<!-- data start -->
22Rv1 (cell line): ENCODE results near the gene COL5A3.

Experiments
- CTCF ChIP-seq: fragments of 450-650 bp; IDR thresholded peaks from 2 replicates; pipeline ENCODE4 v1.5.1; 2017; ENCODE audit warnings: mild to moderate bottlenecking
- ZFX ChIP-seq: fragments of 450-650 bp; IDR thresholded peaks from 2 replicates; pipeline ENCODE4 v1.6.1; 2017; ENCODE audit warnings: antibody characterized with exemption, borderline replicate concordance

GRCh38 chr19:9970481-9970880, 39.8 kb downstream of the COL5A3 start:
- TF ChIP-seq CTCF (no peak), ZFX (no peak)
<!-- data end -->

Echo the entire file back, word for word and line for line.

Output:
22Rv1 (cell line): ENCODE results near the gene COL5A3.

Experiments
- CTCF ChIP-seq: fragments of 450-650 bp; IDR thresholded peaks from 2 replicates; pipeline ENCODE4 v1.5.1; 2017; ENCODE audit warnings: mild to moderate bottlenecking
- ZFX ChIP-seq: fragments of 450-650 bp; IDR thresholded peaks from 2 replicates; pipeline ENCODE4 v1.6.1; 2017; ENCODE audit warnings: antibody characterized with exemption, borderline replicate concordance

GRCh38 chr19:9970481-9970880, 39.8 kb downstream of the COL5A3 start:
- TF ChIP-seq CTCF (no peak), ZFX (no peak)